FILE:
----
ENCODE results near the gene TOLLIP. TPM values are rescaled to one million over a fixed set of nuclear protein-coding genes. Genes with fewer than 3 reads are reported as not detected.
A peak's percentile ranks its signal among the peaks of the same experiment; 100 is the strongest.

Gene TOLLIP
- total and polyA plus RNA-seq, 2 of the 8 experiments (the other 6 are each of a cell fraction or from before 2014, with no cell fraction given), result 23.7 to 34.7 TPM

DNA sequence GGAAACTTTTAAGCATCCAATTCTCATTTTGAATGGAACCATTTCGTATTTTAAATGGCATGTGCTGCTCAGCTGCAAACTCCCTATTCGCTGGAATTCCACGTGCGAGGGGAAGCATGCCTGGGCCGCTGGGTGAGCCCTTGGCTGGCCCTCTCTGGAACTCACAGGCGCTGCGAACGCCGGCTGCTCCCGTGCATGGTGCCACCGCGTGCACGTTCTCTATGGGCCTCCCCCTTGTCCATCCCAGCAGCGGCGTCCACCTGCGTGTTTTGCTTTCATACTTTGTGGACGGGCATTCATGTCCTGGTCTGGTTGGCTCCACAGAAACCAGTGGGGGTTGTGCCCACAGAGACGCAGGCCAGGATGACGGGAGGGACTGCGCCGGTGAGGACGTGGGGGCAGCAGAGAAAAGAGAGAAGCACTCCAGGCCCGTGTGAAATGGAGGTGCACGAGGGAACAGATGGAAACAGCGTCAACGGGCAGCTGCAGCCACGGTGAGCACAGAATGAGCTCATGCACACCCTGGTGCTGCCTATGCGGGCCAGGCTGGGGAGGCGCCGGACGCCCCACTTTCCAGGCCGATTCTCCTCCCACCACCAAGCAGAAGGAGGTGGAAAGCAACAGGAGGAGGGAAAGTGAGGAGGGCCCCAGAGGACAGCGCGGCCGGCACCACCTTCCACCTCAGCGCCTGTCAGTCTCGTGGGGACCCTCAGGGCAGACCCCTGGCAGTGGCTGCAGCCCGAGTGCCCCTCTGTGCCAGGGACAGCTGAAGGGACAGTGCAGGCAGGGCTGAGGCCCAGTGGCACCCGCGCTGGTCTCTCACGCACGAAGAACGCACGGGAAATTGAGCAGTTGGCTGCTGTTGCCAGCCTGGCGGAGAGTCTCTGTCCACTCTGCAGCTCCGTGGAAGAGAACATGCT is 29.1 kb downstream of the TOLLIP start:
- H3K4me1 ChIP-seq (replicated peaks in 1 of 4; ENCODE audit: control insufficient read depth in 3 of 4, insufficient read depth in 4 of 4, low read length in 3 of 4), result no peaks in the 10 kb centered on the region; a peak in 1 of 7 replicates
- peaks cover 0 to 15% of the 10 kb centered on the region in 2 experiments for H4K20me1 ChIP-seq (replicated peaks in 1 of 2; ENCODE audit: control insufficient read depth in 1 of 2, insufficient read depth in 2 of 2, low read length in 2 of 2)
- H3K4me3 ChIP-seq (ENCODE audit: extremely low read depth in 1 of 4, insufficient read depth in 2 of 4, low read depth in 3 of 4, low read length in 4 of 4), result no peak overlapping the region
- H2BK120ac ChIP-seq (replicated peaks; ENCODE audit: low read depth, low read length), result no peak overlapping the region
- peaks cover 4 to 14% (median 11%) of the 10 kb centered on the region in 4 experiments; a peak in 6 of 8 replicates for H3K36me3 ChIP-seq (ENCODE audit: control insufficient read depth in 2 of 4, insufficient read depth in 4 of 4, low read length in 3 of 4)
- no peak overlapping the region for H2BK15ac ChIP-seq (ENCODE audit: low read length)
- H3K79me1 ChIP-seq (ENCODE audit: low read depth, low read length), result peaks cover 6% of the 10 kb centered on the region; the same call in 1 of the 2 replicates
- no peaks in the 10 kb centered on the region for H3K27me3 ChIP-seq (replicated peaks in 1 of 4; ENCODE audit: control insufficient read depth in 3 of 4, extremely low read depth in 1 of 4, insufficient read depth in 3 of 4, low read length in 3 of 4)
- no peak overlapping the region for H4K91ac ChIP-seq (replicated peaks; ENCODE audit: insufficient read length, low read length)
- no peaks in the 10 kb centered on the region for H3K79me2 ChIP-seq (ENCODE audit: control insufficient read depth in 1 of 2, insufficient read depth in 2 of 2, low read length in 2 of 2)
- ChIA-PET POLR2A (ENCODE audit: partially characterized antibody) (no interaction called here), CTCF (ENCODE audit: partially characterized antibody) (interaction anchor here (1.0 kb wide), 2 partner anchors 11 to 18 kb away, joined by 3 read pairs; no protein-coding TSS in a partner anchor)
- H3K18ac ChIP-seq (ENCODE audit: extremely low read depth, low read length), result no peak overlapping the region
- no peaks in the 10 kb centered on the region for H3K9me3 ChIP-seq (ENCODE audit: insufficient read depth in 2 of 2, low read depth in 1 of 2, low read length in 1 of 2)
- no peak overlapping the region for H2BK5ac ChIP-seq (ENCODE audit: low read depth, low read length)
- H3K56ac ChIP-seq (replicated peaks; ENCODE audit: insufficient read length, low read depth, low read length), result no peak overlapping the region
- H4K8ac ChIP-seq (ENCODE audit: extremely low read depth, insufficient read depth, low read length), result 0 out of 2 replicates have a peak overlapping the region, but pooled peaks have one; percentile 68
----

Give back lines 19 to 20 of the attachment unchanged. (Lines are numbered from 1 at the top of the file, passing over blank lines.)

- no peak overlapping the region for H2BK5ac ChIP-seq (ENCODE audit: low read depth, low read length)
- H3K56ac ChIP-seq (replicated peaks; ENCODE audit: insufficient read length, low read depth, low read length), result no peak overlapping the region